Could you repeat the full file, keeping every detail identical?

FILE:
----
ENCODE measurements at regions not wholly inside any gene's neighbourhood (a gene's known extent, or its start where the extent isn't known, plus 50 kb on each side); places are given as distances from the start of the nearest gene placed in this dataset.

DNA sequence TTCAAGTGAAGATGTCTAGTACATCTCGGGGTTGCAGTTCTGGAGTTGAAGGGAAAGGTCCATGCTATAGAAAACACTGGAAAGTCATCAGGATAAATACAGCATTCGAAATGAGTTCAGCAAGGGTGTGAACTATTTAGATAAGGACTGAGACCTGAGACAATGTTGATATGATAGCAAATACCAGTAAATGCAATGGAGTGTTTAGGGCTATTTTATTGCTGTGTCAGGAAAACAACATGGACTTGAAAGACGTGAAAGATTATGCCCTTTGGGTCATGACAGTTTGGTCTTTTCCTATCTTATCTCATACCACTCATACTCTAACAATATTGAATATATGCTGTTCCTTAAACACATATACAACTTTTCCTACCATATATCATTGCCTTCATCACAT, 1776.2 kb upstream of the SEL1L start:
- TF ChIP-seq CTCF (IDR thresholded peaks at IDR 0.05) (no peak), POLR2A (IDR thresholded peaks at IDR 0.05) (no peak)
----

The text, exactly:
ENCODE measurements at regions not wholly inside any gene's neighbourhood (a gene's known extent, or its start where the extent isn't known, plus 50 kb on each side); places are given as distances from the start of the nearest gene placed in this dataset.

DNA sequence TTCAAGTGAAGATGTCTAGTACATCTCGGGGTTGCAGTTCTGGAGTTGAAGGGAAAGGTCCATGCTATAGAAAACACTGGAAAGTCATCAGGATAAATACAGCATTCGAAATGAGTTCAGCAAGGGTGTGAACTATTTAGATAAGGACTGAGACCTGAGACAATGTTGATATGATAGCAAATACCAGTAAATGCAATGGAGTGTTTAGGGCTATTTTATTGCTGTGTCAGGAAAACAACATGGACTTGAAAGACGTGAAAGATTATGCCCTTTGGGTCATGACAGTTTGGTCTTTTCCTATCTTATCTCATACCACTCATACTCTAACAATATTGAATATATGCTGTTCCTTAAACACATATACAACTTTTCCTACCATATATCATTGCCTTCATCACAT, 1776.2 kb upstream of the SEL1L start:
- TF ChIP-seq CTCF (IDR thresholded peaks at IDR 0.05) (no peak), POLR2A (IDR thresholded peaks at IDR 0.05) (no peak)